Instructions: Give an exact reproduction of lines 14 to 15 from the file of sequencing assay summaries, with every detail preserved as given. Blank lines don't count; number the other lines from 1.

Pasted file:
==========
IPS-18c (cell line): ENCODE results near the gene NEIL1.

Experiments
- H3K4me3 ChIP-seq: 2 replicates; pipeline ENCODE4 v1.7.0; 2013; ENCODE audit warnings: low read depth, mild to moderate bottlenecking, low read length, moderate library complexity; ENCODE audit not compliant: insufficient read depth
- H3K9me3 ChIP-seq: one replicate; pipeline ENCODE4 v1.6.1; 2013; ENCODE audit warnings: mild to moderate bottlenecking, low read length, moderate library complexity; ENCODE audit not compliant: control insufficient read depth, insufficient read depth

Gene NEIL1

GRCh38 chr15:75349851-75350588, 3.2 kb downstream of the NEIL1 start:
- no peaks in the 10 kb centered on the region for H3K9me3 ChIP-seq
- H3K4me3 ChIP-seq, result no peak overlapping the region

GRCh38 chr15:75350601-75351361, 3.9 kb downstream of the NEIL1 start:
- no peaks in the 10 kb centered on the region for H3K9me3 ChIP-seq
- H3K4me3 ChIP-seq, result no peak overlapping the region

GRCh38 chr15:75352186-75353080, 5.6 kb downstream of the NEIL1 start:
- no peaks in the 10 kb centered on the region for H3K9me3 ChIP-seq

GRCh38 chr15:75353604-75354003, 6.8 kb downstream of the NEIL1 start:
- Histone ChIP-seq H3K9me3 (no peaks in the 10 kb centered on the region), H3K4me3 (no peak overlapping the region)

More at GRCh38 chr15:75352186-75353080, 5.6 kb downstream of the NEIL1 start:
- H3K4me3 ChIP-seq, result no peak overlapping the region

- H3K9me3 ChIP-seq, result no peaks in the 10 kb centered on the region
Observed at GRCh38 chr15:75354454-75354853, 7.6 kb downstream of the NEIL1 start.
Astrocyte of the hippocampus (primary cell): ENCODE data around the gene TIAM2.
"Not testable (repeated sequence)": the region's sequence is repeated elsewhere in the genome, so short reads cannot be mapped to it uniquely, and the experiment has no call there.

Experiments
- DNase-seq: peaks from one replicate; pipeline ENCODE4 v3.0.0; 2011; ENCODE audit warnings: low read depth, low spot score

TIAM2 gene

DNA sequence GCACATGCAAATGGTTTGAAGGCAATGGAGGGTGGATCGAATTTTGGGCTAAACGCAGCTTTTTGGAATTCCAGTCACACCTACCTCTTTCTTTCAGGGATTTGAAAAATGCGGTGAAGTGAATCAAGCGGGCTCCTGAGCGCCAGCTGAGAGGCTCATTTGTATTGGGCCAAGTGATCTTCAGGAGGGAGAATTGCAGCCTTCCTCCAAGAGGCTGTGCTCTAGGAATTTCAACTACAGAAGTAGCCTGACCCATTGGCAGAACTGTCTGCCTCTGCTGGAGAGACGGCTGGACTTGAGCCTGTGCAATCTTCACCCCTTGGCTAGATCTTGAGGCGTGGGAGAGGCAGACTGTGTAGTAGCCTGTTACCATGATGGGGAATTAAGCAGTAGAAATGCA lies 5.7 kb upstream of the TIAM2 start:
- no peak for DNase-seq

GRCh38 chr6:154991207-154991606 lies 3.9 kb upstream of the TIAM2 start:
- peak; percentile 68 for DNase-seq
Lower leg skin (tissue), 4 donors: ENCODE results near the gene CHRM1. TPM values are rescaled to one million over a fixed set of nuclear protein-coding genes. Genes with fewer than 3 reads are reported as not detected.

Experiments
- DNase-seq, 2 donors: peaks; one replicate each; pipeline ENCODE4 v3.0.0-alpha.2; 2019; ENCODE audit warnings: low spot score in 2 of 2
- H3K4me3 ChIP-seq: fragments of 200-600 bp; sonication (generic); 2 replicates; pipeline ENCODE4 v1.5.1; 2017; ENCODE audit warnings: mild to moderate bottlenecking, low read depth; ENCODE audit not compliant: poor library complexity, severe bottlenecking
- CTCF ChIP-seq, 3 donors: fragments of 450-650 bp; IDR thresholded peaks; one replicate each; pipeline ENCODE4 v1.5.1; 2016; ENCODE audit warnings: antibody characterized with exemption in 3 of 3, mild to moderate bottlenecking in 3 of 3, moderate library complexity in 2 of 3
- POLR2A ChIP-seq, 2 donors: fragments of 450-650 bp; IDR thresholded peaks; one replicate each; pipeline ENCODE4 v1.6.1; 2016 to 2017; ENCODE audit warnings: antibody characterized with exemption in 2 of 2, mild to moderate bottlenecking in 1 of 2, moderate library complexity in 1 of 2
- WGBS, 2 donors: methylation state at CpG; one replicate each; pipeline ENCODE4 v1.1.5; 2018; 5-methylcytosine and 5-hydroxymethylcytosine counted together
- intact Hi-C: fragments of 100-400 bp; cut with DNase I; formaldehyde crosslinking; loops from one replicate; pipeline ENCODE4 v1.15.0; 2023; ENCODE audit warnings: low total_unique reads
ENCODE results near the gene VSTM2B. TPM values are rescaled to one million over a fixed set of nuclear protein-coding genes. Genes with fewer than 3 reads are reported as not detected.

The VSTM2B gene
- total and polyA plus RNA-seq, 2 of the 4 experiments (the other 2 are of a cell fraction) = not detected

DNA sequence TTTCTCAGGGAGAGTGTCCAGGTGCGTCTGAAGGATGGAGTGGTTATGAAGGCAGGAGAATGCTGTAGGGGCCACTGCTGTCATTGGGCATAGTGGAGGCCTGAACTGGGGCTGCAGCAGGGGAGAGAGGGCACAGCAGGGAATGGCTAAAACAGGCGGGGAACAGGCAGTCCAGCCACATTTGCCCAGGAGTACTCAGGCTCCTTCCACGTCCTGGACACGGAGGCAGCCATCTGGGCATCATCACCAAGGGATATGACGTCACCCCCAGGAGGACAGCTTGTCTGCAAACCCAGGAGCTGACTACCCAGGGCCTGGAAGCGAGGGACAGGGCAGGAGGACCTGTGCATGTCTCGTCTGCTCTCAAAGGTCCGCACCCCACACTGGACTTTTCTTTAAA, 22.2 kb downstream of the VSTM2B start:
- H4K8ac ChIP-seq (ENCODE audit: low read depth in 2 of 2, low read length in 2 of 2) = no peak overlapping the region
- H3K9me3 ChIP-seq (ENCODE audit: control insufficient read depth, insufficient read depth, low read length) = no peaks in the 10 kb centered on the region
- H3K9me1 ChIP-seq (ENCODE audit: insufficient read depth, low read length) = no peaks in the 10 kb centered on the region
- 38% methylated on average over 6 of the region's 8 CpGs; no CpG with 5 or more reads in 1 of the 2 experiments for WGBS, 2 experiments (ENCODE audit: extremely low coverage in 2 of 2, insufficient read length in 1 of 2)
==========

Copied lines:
GRCh38 chr15:75353604-75354003, 6.8 kb downstream of the NEIL1 start:
- Histone ChIP-seq H3K9me3 (no peaks in the 10 kb centered on the region), H3K4me3 (no peak overlapping the region)